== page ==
Disabling Network Bridging in Windows 7
If an organization has stringent security policies in place that control network traffic and LAN connections, and does not control the users’ ability to bridge the organizational internal network to an insecure wireless network then the organization may fail its objectives to secure its internal assets appropriately. Laptop users connected to the wired LAN can also connect to a neighbouring insecure wireless network and create a bridge between the networks’ segments which allow the laptop users to expose internal resources to external third-parties.
However, the same organization may want to allow laptop users to connect to unknown wireless networks and does not want to disable this functionality! In such cases, the organization has to disable the users’ ability to install and configure a network bridge on their laptops. A network bridge is a Layer 2 Media Access Control (MAC) connection between two or more physical network segments.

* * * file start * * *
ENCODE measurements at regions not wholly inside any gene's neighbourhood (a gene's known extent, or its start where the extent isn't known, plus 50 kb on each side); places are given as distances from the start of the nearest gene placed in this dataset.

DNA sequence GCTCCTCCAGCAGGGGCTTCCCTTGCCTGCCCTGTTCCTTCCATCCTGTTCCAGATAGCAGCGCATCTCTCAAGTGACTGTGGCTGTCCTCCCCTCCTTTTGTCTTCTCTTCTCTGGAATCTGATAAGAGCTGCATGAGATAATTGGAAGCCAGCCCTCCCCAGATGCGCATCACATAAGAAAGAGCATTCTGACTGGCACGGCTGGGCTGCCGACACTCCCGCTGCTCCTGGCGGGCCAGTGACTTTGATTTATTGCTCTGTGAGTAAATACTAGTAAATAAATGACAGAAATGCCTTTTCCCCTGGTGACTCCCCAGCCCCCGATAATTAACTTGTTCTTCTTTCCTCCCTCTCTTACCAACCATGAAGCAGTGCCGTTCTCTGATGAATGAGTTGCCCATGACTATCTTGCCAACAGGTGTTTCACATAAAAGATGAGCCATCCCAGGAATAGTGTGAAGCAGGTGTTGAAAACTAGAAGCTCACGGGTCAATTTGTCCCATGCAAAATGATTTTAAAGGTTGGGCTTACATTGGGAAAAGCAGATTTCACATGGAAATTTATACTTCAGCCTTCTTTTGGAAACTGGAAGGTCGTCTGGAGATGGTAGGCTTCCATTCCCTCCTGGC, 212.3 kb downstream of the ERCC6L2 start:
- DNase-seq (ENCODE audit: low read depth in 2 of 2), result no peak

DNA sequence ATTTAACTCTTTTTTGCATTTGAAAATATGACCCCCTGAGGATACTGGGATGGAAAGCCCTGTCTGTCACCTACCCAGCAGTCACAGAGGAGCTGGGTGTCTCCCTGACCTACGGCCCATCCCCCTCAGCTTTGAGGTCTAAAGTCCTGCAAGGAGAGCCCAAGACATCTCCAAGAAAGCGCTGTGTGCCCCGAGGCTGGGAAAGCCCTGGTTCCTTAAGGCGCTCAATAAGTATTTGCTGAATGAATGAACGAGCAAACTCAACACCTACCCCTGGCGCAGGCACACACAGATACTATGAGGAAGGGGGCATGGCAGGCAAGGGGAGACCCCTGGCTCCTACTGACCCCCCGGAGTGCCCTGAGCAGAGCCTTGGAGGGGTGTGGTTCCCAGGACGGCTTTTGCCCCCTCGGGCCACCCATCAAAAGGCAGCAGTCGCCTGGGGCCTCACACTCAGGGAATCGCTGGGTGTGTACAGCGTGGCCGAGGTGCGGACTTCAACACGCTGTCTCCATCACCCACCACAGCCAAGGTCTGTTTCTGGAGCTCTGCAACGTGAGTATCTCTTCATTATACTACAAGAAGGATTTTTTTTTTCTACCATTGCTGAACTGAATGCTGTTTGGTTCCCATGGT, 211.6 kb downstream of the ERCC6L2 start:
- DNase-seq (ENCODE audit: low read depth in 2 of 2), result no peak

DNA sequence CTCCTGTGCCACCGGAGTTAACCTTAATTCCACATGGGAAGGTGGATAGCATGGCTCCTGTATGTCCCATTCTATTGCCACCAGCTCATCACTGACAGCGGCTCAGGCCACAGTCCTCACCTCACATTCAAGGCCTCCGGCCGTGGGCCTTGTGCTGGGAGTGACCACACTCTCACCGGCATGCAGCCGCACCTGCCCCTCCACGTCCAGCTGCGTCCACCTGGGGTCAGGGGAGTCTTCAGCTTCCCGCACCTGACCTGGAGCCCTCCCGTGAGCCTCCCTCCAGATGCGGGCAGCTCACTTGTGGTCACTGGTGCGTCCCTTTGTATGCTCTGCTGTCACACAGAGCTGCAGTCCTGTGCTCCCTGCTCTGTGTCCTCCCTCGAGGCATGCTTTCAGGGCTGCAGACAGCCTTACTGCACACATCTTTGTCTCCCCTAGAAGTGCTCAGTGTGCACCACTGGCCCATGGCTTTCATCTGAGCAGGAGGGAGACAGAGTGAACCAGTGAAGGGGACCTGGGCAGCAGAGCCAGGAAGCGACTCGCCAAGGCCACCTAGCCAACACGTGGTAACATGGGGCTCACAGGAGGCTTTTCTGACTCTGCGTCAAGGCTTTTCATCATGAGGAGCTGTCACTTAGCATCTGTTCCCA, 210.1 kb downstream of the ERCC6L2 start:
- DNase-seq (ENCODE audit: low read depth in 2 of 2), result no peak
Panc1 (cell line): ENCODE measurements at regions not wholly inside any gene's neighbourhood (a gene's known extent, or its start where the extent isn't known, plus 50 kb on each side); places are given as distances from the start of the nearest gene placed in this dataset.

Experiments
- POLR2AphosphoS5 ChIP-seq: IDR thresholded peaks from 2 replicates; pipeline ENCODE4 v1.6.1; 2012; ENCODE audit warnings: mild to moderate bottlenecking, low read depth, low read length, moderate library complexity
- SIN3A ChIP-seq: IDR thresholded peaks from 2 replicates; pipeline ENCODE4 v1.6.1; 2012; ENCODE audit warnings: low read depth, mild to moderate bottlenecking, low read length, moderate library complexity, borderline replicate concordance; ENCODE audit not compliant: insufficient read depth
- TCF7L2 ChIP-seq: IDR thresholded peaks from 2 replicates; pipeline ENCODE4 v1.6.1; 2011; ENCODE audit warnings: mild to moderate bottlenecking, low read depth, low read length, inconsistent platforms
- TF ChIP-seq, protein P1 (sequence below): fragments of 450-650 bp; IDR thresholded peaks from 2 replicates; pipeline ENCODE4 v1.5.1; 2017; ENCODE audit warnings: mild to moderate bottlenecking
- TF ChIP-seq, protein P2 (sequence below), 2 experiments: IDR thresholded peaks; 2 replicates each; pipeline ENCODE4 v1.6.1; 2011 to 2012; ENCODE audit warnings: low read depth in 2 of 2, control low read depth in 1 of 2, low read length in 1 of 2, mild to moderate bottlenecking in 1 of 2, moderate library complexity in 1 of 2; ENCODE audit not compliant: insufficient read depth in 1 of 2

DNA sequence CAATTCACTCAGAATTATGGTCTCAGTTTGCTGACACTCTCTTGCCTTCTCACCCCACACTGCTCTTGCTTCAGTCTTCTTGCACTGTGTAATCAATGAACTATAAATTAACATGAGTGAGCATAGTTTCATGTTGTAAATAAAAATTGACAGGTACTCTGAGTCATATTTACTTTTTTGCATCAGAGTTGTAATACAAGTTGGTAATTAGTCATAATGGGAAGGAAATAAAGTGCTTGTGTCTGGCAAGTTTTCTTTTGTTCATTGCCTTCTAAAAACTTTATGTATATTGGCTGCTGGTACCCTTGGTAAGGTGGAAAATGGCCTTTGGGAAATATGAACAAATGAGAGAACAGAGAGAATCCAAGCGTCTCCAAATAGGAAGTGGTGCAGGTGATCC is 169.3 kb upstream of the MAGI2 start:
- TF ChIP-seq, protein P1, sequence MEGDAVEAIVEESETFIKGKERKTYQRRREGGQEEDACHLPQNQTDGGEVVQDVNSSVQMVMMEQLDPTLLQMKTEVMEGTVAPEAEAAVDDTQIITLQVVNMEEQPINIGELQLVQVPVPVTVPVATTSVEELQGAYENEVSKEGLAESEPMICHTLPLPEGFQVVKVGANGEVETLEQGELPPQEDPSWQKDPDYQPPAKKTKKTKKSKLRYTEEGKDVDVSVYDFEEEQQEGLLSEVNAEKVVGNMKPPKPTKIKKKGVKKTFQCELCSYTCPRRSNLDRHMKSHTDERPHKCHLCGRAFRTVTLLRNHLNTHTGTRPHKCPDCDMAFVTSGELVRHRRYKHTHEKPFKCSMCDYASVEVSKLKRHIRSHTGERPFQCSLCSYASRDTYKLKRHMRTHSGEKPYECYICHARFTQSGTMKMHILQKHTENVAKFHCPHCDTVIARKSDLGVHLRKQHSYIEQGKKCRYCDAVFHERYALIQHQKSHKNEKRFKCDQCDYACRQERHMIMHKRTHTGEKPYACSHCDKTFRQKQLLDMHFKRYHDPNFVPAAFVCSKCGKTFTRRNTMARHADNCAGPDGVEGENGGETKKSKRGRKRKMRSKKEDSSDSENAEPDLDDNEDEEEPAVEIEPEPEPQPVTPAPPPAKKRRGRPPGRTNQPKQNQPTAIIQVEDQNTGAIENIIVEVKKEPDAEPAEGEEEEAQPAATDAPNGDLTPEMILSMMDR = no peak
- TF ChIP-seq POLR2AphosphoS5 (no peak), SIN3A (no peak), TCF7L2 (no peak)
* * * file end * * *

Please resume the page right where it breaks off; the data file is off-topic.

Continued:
To disable the Network Bridge functionality on a single laptop you can use Local Group Policy while, for multiple laptops in an enterprise environment use Group Policy Management. In this procedure we will follow the steps associated with Local Group Policy as shown below:
- Open the Local Group Policy Editor snap-in by typing gpedit.msc in the Start search text box and press enter.
- Go to the Computer Configuration\Administrative Templates\ Network\Network Connections node – this setting is location-aware, that is, it applies only to the same DNS domain network it was connected to when the setting was refreshed on that computer.
- On the right side, find and double click Prohibit installation and configuration of Network Bridge on your DNS domain network
- To enable the Group Policy setting, and disable the Network Bridge setting, click Enabled
- Click OK
It is important to remember that although this policy blocks users from bridging the secure internal LAN to an insecure wireless network, still they have other means to share data between both networks! Therefore, the best practice would be to disallow users connecting to unknown and insecure wireless networks while they are connected to an internal network! Also, users’ laptops that are allowed to store organizational sensitive data need to be protected through additional security tools and controls.